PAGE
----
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The University Star

The Student News Site of Texas State University

The University Star

The Student News Site of Texas State University

The University Star

Window Shop shows live sound in first official album

Christopher Paul Cardoza
(From Left to Right) Dallas Anderson, Aiden Potter, Nora Tomlinson, Logan Potter and Kevin Shultz pose for a photo in Martindale, Texas.

Local band Window Shop emits waves of seven-part harmonies and fuzz guitar-filled vibrations into the music scene. Its first official album came out on March 5, channeling its live sound into a 12-track album.

Since 2020, the band performed originals live on and off campus and released several singles. The “rainbow rock” band consists of two alumni and three music majors under the school of music.

A term coined by Aiden Potter, alumnus and guitarist, “rainbow rock” reflects how the band writes in seven layers of harmony, paralleling the seven colors of the rainbow into its take on rock.

“It’s psych rock that has a lot of attention to harmony and heady aspects of music,” Potter said. “We think a lot about harmony, and we write in at least layers of seven notes at a time instead of playing power chords.”

Window Shop recorded eleven of the 12-track self-titled album in summer 2022 at Yellow Dog Studios in Wimberley, Texas. It recorded the song “Ain’t You Heard” at Fire Station Studios in downtown San Marcos.

Taking a song-centric approach, the band focuses on making each song not fit into a certain format or mold.

“If you were going to throw all of the colors of the rainbow at a canvas, that is what we do in a sonic sense,” Nora Tomlinson, alumnus, keyboardist and vocalist, said. “We’re never really limiting ourselves to one style or genre.”

The band switches up the order of the songs when they play live. It bases the album’s order on how the band felt when performing in live scenarios.

“We’ve played that entire set a few times and so we’ve just gotten the flow of it,” Kevin Shultz, music senior and drummer, said. “We thought that everything flowed nicely too.”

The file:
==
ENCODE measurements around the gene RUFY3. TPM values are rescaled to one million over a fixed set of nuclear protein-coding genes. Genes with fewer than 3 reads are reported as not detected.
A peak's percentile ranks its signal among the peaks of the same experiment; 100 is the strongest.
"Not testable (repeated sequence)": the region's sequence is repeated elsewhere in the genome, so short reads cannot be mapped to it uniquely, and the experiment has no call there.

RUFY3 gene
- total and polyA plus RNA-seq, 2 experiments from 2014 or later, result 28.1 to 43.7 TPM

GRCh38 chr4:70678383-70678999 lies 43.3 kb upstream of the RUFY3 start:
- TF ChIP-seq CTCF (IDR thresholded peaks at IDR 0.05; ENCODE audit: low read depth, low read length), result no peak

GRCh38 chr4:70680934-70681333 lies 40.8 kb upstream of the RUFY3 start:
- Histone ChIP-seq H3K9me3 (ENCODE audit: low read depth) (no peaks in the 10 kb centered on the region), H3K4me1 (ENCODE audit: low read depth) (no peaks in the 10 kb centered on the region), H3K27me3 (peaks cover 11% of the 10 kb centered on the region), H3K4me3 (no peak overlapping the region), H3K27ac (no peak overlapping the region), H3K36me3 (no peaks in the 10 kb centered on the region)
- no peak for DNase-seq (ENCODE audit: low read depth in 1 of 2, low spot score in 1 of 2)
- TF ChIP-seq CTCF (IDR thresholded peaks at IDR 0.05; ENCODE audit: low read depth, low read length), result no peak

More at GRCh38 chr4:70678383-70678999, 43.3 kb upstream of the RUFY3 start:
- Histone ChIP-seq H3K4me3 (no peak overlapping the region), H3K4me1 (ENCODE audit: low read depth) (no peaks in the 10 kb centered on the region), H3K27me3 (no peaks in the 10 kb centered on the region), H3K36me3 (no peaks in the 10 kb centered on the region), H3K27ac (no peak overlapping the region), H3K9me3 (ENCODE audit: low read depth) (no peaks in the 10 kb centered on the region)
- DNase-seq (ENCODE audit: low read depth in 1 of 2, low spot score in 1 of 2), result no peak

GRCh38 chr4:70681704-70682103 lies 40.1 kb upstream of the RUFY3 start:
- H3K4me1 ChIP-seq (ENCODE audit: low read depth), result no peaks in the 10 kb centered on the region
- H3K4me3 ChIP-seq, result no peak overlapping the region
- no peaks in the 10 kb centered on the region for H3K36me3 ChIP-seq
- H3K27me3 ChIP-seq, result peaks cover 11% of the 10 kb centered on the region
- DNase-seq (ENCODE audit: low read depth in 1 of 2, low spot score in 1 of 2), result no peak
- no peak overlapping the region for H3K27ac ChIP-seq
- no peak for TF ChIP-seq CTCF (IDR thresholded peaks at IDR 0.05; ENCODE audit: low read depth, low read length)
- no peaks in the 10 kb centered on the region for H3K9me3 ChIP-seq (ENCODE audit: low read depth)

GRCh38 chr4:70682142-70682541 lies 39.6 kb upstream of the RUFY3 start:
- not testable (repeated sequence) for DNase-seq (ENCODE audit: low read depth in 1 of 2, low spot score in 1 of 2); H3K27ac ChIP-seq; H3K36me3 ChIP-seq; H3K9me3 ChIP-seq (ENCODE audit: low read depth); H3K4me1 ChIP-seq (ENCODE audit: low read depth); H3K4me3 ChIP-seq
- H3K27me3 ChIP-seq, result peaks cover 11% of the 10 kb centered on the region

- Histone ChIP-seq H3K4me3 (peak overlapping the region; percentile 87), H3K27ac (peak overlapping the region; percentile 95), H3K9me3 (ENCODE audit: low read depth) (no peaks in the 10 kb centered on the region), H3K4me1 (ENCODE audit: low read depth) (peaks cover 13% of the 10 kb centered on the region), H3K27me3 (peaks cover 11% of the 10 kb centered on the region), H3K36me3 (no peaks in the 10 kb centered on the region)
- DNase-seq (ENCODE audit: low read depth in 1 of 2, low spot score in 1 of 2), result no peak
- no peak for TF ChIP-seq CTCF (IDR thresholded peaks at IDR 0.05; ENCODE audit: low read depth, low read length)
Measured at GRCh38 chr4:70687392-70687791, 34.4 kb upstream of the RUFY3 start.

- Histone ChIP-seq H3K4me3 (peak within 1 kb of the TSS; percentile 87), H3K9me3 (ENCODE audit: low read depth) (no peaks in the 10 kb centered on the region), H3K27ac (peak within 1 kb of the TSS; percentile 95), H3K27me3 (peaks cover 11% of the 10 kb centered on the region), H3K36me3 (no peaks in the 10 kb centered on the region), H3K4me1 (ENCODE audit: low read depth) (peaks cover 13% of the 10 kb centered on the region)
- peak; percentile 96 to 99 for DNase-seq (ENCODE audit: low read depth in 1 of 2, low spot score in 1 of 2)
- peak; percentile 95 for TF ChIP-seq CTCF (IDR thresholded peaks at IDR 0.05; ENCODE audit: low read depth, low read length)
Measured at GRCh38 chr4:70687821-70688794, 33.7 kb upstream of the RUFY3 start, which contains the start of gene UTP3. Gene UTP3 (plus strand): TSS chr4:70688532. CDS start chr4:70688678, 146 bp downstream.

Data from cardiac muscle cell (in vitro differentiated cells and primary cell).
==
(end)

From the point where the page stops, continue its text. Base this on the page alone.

According to Tomlinson, spending time on campus created positive aspects and connections. Shultz, one of the three members who is still in school, said balancing student and band life is challenging.

“It’s constantly a battle in my mind of, ‘oh, I have to do my homework before we get to go rock and roll,’” Shultz said.

While they all have very different processes of composing music, Tomlinson, Potter or Dallas Anderson, music senior and guitarist, write the original songs.

“I like to show up with a skeleton and then let everybody else put whatever they feel like is good into it,” Tomlinson said.

While Tomlinson finds it easiest to start with lyrics and then takes a collaborative approach in her composition, Anderson said he prefers to write out most of the completed structure before bringing a new idea to the band.

“[Tomlinson] usually brings lyrics and chords together,” Aiden said. “Then [Anderson] will usually bring a five-part written out, harmonized part.”

Each of the five band members infused a part of their identity into their craft. Shultz said the sound of his drum playing is unique to him.

“I blend the things I like and ‘steal’ a bunch of things from good drummers that I like or people who’ve taught me and influenced me,” Shultz said. “Then [when] I do play the drums, I sing the parts I play in my head, so it’s a stream of consciousness coming through the drums when I play.”

From making the album to hearing it, Shultz said the end result was cool to see.

“It was a huge weight off everybody’s shoulders,” Shultz said. “We’d been working on it for so long and we’re all so proud of it being out and it was just a relief.”

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